Yesterday, I read a haiku written by someone who appeared to not enjoy writing haiku. Despite this, the person wrote an interesting, amusing, and thought-provoking poem.
I am not sure this is verbatim but it goes somewhat like this:
Here are five syllables
And here I write seven more!
Are you happy now?
The person who presented this poem indicated that despite having written haiku they were unsure why teachers wanted them written. I think there are good reasons, but I could be wrong.
1. Poetry calls for the best possible word choices. Most poetry is simultaneously spare and spacious. The spareness is in the number of words; the fewer the better. The space allows the reader room for interpretation. What did the poet mean? What senses are invoked through the word choice.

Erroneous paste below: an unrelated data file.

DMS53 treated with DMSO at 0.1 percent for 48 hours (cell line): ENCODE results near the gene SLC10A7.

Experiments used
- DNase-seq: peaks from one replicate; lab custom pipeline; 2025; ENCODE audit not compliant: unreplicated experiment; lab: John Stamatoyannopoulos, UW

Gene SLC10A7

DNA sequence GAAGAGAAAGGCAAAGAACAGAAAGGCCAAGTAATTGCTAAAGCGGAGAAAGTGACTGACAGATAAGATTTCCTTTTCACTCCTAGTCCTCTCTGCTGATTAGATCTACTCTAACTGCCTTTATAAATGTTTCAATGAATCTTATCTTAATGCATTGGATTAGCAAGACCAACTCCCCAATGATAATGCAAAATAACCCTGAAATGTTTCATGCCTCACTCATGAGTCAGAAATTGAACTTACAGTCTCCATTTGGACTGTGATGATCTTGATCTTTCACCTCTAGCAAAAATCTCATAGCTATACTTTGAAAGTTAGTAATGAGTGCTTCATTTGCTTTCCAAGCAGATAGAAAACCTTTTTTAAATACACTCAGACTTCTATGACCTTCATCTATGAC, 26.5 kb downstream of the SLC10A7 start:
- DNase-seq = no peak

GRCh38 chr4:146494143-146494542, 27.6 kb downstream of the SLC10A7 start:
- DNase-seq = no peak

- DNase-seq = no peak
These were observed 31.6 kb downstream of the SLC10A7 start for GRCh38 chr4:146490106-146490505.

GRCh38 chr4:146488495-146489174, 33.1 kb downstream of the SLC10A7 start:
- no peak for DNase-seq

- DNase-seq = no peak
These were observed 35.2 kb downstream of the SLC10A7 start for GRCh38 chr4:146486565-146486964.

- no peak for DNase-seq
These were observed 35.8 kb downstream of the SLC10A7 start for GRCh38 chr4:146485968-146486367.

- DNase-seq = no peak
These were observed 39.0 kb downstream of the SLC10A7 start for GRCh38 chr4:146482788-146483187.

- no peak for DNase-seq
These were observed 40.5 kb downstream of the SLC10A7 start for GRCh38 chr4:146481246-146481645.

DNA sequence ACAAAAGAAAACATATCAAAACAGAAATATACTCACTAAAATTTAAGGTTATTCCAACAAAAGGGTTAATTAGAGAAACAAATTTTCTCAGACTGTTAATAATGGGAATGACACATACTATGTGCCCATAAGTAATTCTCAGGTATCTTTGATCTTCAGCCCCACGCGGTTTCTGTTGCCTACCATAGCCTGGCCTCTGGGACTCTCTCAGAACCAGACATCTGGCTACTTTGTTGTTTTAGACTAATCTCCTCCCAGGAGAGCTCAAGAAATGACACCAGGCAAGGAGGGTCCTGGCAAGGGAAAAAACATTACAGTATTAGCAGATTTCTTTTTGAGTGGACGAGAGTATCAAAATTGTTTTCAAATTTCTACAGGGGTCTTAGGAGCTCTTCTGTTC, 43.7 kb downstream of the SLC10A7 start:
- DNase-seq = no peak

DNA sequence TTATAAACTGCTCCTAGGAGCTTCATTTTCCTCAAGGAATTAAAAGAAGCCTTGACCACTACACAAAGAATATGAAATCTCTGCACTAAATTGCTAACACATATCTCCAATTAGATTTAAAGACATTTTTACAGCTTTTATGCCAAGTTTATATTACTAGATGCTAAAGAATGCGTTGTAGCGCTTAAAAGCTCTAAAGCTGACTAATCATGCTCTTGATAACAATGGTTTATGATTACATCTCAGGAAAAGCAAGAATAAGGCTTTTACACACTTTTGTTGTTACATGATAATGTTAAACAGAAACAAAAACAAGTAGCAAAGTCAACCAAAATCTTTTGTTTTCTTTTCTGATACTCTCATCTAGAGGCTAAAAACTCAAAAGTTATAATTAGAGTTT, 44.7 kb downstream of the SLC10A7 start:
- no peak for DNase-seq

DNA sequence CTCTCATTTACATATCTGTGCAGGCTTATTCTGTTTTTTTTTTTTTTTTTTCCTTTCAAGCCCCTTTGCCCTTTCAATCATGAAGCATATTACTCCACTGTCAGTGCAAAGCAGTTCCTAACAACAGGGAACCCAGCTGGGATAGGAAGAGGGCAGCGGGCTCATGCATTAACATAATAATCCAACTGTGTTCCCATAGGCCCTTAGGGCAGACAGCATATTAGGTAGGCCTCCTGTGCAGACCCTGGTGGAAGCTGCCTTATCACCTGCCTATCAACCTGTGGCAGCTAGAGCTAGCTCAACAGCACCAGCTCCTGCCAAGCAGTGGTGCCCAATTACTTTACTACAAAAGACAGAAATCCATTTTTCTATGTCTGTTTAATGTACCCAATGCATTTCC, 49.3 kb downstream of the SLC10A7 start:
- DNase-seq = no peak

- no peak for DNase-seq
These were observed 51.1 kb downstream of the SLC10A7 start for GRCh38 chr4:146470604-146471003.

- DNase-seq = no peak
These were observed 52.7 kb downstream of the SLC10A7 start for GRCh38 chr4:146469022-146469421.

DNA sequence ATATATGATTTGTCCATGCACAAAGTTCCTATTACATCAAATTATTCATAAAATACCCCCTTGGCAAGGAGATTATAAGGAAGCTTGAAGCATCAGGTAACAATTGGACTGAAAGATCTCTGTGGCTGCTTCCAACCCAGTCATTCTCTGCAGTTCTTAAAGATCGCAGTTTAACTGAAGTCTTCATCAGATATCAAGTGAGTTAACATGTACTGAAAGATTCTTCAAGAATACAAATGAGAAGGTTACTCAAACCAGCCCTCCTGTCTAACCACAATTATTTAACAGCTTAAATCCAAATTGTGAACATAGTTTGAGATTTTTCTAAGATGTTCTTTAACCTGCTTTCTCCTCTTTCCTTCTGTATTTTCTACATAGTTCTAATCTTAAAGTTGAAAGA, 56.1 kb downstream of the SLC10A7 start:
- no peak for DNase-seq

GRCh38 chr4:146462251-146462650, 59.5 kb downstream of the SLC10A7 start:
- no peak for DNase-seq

Describe my moment.
No two experiences identical
A jungle of meaning revealed.
Each sense sameness different
2. Students learn about figures of speech and their importance in expressing what we want to say. We can compare unlike things and make sense of a complex world.
3. I tell students who struggle with reading and writing poetry is an alternative way of expressing themselves. I use ee cummings as a model so they overcome their worries about grammar, spelling, and capitalization.
i dig ee cummings
won’t worry about spellin either
aint no problem
i write poetry
4. I enjoy poetry. I always have. I remember a poem, The Elevator, I memorized in Grade 4. I think it Walter de la Mare wrote it. My friend memorized a poem called Douglas Fir, because his name was Douglas. What my enjoyment means, is I bring enthusiasm to the process.
I believe we need to tell students what they are learning and the reasons they are important. But, then it might just be me.